Literacy love

Allison Rives, who is pursuing her master’s degree in literacy from the College of Education and Human Services, instills a love of reading in her elementary school students. (Photo by Will Jones)

The characters can be as diverse as the students at Wright State. The plots may bring a rush of adrenaline. The genres range from fantasy to biographies.

This is the world of reading for Allison Rives, a literacy graduate student at Wright State University who also taught reading to third-graders in the Dayton Public School system.

While growing up, Rives often escaped to a world of make-believe through her love for books.

And as an Army wife, Rives has traveled from Georgia to Texas, South Carolina and Ohio, sharing her passion for reading with the elementary-aged students. She has taught for nine years.

Rives grew up in Georgia near an Army post. “I was told to stay away from Fort Benning boys then I married one,” she said.

Before the Army took her to Texas, she earned an associates degree in liberal arts at a community college. Once in Texas, she earned a bachelor’s in English from the University of Mary Hardin-Baylor.

She is pursuing her Master’s of Education in Literacy from Wright State’s College of Education and Human Services. She and her husband received orders to return to Texas this June.

Since Ohio’s education system requires an Ohio teaching license, Rives had to take new courses to earn a certificate in order to teach in Ohio.

“As I prepared to move to the Midwest, I looked at the universities that would be nearby and found Wright State University,” said Rives. “I searched the university’s website, hoping to find information about the courses the Ohio Department of Education required of me and I landed on the Reading Program’s section. I took a risk and emailed the first name that I saw, which was Dr. Hannah Chai. As soon as I received a response, I felt welcomed. I never considered another university.”

“As a military spouse, I’m hesitant to enroll in programs because I am uncertain if I will be able to fulfill them, but with the Reading and Literacy Program, I am able to complete the degree even if I move due to the online synchronous learning,” she said.

That was two years ago.

Rives has since received guidance on best practice and development professional research, which led her to create a presentation for the Ohio Council of Teachers of Language Arts.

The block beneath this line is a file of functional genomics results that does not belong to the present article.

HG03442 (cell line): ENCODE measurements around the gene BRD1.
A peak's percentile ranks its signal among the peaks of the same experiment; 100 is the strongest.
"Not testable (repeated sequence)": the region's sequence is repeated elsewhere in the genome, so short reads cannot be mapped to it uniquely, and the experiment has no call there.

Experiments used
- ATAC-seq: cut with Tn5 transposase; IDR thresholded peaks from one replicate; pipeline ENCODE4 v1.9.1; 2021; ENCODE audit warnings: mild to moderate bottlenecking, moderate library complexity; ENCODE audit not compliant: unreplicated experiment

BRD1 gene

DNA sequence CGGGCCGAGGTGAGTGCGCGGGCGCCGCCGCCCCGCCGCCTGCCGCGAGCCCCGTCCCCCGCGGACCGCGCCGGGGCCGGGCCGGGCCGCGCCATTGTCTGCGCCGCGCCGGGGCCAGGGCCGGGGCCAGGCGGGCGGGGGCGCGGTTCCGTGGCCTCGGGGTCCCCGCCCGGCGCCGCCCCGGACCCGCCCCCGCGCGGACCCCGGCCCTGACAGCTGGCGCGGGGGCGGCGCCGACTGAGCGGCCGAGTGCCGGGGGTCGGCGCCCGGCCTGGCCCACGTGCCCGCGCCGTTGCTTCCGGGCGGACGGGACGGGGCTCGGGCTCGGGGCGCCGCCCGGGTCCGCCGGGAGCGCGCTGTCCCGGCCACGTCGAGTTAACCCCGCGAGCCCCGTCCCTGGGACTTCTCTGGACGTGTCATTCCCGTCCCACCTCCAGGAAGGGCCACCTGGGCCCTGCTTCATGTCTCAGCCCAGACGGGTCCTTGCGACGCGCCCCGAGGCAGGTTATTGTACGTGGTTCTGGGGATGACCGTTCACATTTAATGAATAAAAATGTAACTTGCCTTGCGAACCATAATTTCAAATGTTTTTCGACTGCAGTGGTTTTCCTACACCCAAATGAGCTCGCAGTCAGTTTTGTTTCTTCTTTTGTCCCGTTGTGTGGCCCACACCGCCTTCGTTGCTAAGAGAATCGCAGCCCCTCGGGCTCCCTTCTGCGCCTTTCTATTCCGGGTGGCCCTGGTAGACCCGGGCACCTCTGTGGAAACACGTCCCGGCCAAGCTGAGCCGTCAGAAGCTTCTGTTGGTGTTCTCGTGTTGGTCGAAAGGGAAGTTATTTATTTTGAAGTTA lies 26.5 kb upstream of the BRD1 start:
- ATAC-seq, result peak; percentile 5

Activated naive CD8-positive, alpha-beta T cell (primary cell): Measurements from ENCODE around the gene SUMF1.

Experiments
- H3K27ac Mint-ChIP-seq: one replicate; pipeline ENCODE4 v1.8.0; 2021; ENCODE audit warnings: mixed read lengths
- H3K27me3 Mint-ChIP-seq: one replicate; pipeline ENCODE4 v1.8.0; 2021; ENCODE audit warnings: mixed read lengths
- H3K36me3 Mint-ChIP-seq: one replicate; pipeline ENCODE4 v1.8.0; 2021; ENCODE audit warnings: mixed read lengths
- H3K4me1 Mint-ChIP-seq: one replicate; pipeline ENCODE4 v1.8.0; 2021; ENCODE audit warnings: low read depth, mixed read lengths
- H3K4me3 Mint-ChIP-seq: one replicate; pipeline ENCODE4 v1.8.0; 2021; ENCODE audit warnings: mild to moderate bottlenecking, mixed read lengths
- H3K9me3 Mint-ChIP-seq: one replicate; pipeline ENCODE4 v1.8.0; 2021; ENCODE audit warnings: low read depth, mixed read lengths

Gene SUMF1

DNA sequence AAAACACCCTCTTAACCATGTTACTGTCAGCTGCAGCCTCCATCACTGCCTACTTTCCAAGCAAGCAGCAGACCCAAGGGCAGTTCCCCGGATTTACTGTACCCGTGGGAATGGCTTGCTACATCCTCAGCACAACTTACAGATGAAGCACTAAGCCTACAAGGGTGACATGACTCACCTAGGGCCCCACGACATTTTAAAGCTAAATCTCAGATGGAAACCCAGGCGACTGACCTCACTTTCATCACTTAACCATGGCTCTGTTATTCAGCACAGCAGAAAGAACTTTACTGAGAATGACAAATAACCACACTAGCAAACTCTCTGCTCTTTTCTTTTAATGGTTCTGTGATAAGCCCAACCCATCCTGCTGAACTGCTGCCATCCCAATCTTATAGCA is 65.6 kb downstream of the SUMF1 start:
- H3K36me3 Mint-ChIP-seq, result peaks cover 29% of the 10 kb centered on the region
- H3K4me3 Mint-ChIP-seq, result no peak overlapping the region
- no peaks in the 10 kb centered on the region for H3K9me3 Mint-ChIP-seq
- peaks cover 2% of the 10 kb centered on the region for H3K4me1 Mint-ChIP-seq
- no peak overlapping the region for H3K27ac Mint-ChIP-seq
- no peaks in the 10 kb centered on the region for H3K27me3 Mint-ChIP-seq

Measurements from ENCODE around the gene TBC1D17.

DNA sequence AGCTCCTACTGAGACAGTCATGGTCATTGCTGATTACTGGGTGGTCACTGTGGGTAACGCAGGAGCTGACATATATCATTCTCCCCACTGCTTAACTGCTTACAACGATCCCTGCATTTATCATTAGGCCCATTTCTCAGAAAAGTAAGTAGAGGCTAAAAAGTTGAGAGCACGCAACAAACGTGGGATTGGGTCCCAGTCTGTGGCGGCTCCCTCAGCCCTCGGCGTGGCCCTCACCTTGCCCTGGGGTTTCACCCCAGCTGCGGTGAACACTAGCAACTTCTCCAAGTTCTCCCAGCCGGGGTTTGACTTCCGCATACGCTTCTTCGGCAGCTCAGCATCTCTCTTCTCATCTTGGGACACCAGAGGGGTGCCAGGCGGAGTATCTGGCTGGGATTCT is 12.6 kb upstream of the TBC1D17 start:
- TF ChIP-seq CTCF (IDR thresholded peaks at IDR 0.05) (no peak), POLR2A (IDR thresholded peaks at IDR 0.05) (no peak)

Rives hopes her students will learn to love reading like she does.

“If you can read and express your thoughts, you can achieve any of your goals,” she said. “There are so many struggling learners. I’m a nurturer by nature, and I want to be able to inspire them that there are adults here who care about them and want to foster their potential.”

Since she frequently moved around the country, Rives has encountered different community challenges that require her to learn how to teach differently.

“I want to be able to break a concept down into 20 different ways so that I can reach as many kids as possible,” she said.

While in Texas her students were raised in military families and would have behavioral issues when a parent deployed or traveled for a temporary duty assignment.

“When I was in Texas most of my students were military dependents,” said Rives. “There were several situations when a parent would deploy and not tell us and their child starts acting up or having difficulty.”

Her students in Dayton often struggled because of poverty or issues at home. “It’s really hard for them to focus on reading and writing when they’re hungry or stressed,” she said. “We offer 100 percent free breakfast and lunch, but sometimes that’s not enough.”

Third-graders in Ohio must pass their final exam in order to move on to fourth grade. Rives works with students to help raise their reading skills; however, she notices that students are often overwhelmed with the many exams required by the state.

As Rives grew up she often ran to books when she was stressed.

“I felt that reading a book was always an escape when I went through troubled times,” Rives said. “I felt that I could read a book and go wherever I wanted to go. And once I was able to discover new places, I learned vocabulary. When I needed to express myself I could write my thoughts before it consumed me.

As a teacher, she wants her students to have similar feelings about reading.

“I don’t want reading to be a punishment or considered a bore,” she said. “I want them to realize that there’s a true freedom in learning how to do it.”

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